MLB Outlook: American League Central

After looking at the AL (American League) East yesterday, it’s time to look at the AL Central today. What can we expect from one of baseball’s most intriguing divisions this season?

Cleveland Indians 37-31: Everything seems to be going right for the Cleveland Indians these days. After a slow start, they’re back in first place, two games ahead of the Minnesota Twins. This is, in part, thanks to four members of their offense: third baseman Jose Ramírez (.318 avg., 11 home runs, 34 RBIs, 67 games), outfielder Michael Brantley (.296 avg., 5 home runs, 28 RBIs, 54 games), outfielder Lonnie Chisenhall (.289 avg., 10 home runs, 37 RBIs, 45 games), and designated hitter Edwin Encarnacion (.261 avg., 16 home runs, 37 RBIs, 66 games). These four have carried the Tribe’s otherwise not-so-special offense. On top of their hitting however, the Indians pitchers have been some of the best in baseball, coming in at 5th with an ERA of 3.87. This is in large part due to the fact the Indians have the best bullpen in all of baseball, as they have an ERA of 2.56. The bullpen needs to continue to shutdown teams in order to win, and the Indians may want to consider getting some outside help at the trade deadline on offense if they hope to make the World Series for a second season in a row.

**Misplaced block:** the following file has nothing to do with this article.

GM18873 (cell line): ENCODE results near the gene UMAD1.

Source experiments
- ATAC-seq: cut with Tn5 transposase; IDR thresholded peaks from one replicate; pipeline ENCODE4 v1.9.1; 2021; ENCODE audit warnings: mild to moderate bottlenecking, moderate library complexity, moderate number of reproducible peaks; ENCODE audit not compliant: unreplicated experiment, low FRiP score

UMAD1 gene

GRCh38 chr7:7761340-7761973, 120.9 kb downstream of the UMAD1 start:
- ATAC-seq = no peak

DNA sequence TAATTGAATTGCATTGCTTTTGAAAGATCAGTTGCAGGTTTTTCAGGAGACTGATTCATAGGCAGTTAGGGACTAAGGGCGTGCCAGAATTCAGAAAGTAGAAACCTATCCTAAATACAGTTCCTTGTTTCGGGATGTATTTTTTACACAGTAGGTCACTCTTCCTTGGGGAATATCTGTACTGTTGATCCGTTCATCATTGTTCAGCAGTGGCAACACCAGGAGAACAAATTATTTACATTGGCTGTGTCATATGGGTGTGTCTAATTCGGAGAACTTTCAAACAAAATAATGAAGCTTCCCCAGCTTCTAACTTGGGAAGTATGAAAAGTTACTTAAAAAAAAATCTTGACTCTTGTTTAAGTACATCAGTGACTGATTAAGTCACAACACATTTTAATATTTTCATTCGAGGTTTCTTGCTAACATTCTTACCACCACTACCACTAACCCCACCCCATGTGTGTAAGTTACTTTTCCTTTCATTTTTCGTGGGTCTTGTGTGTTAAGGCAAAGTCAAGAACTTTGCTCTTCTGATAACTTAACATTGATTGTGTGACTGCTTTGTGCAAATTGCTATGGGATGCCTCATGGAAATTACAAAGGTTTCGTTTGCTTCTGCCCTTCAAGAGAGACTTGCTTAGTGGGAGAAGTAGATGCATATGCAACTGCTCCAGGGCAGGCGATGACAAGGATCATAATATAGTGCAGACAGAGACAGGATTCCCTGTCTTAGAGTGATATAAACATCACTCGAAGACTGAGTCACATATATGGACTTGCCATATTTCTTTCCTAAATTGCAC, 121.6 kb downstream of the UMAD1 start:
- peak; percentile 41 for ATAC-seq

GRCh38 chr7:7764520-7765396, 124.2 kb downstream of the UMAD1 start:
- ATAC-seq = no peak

Minnesota Twins 34-33: From worst to… Second? Oh well. That’s still quite the jump for the Twins, who are now only 25 wins behind they’re overall total of 59 last season, where they had the worst record in all of baseball. If you looked only at their pitching however, you might want to know exactly how this happened, seeing as they’re 28th in all of baseball with a 4.97 ERA. But then when you look at their hitting, they’re still not that great seeing as they’re 16th in MLB with a BA (batting average) of .253, 18th with 84 home runs, and 21st with 312 runs. Needless to say, the Twins have a lot of work to do. They need to bring in a big hitter to help out third baseman Miguel Sano, and they need a pitcher – any pitcher – to come in and get outs.